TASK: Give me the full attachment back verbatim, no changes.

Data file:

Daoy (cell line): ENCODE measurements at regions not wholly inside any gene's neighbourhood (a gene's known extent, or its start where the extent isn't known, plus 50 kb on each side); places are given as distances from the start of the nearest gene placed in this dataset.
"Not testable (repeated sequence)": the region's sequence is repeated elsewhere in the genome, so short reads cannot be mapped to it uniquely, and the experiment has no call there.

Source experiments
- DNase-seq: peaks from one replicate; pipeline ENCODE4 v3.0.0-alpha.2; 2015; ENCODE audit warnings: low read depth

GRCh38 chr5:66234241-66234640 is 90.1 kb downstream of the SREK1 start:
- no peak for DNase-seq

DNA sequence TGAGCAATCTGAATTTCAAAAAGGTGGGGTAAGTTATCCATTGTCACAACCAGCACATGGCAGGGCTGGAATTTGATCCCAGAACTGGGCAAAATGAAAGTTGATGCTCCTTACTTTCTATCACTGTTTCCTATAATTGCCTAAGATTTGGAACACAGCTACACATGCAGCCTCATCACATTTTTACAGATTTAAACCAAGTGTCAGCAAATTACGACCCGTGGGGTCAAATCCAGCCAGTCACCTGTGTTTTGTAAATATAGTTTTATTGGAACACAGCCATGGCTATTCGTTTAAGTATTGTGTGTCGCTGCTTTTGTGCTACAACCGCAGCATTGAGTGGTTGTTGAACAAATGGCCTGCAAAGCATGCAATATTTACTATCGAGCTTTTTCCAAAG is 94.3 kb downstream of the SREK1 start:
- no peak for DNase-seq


Daoy (cell line): ENCODE measurements at regions not wholly inside any gene's neighbourhood (a gene's known extent, or its start where the extent isn't known, plus 50 kb on each side); places are given as distances from the start of the nearest gene placed in this dataset.
"Not testable (repeated sequence)": the region's sequence is repeated elsewhere in the genome, so short reads cannot be mapped to it uniquely, and the experiment has no call there.

Source experiments
- DNase-seq: peaks from one replicate; pipeline ENCODE4 v3.0.0-alpha.2; 2015; ENCODE audit warnings: low read depth

GRCh38 chr5:66234241-66234640 is 90.1 kb downstream of the SREK1 start:
- no peak for DNase-seq

DNA sequence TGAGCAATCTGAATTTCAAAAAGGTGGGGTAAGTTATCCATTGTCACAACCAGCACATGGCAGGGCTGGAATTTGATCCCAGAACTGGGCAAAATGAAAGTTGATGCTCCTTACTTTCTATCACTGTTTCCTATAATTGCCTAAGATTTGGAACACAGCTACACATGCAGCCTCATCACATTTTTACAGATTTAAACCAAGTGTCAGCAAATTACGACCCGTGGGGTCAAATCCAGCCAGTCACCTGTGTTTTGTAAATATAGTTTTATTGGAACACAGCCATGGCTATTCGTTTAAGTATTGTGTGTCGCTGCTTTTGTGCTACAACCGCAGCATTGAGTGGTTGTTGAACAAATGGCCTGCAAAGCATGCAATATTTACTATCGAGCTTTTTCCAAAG is 94.3 kb downstream of the SREK1 start:
- no peak for DNase-seq